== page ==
Often, they become repeat customers, because “the number one killer of Venus flytraps is little fingers.” The plants have limited amounts of energy to open and close their traps. When a bug gets caught inside, the trap snaps almost shut and then closes all the way if one of the trigger hairs is touched again within 20 minutes. That’s when the trap closes tight and pumps in chemicals to dissolve the nutrients contained in the bug, feeding the plant a tasty meal and replenishing the energy it spent closing the trap.
But if a flytrap is triggered four times without getting a meal out of the deal — by, for example, a prodding stick wielded by a curious child — it will die. Do that enough times, and all the traps will fall off.
“After a little while, the whole plant dies. Then I get to sell you a new one next year because the kids done killed the first one,” Thomas laughed.
Thomas mostly sells at garden festivals in the region. Next up is the Cullowhee Native Plant Conference, July 19-22 at WCU. Normally he’d be gearing up for The Whole Bloomin’ Thing in Waynesville, but last year’s drought did a number on his plant inventory. Carnivorous plants need the peat moss where they grow to be saturated if they’re to thrive, and when the rain stopped falling last year, Thomas found that requirement hard to meet — many of his plants died. Next year, though, he plans to have a full schedule of festivals once again.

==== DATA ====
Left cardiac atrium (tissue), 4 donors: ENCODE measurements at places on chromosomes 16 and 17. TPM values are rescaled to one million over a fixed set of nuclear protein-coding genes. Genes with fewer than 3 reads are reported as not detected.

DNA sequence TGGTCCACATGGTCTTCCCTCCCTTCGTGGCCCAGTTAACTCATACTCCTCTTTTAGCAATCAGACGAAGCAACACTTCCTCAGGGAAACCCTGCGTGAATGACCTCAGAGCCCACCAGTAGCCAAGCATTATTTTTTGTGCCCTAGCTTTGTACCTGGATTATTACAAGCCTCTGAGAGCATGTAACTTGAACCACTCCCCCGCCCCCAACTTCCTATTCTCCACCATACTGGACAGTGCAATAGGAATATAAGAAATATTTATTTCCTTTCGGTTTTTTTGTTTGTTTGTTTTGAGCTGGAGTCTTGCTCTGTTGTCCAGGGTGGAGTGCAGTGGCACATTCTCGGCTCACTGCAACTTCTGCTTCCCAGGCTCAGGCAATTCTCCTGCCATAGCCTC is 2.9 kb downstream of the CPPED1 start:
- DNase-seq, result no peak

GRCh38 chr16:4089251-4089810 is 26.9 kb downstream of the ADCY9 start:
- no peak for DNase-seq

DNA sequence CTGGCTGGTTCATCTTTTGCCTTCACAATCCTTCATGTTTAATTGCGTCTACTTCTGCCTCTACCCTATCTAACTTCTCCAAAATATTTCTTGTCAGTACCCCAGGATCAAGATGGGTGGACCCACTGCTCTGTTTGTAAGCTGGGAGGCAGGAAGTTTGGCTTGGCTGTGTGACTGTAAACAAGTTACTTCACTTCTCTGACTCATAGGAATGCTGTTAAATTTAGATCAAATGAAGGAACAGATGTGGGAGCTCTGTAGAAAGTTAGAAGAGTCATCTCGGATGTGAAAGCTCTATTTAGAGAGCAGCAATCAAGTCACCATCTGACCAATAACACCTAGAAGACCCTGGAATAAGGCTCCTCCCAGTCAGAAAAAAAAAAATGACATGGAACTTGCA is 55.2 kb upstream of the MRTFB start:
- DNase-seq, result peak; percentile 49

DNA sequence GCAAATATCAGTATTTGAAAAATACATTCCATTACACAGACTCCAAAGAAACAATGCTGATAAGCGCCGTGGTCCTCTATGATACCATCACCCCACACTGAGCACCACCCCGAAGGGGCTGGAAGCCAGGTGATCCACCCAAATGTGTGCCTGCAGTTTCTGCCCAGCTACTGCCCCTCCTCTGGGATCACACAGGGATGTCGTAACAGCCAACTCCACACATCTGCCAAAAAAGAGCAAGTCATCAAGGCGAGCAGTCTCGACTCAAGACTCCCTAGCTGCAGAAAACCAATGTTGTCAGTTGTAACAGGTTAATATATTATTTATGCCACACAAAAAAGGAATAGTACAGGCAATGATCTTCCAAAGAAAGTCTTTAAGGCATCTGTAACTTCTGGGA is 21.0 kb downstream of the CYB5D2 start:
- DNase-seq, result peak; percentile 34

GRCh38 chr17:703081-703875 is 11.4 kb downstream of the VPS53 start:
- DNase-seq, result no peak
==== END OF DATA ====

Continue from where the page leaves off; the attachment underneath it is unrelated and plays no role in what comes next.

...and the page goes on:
Thomas’ planned retirement from WCU this fall will hopefully make those plans easier to carry out. The whole time he’s been pampering his inventory of plants, potting them for sale and participating in festivals, Thomas has been working fulltime. About three-and-a-half years ago, however, he switched from day shift to night shift so as to be a better caretaker for his plants. Now, going in at 4 p.m. and getting off at 12:30 a.m., he has all morning to work in the greenhouses and manage sales without taking time off work.
“It’s really satisfying,” Thomas said. “It really gets your mind off of other things when you’re potting and cleaning them up. Sometimes you’ll hear a zzzz zzzz, and I’ll walk around and when I zero in on it I’ll see the trap shaking, and when I see the trap shaking I’ll look back (at the bug inside), and it’s like, ‘Help me, help me.’ I’m like, ‘It’s your own fault, buddy, I didn’t put you in there.’”
Like Venus flytraps, pitcher plants secrete a delicious-smelling nectar to attract bugs. However, the best-smelling nectar is located directly opposite the landing spot, with the cavernous tube of the pitcher in between. This means that all but the longest-legged bugs are likely to fall in as they lean forward to eat the nectar. In addition to tasting good, the nectar is intoxicating, so as the bugs work themselves further and further down, they’re feeling happy and uninhibited and don’t really think about using their power of flight to escape. By the time they reach the bottom, where the digestive juices await, it’s too late.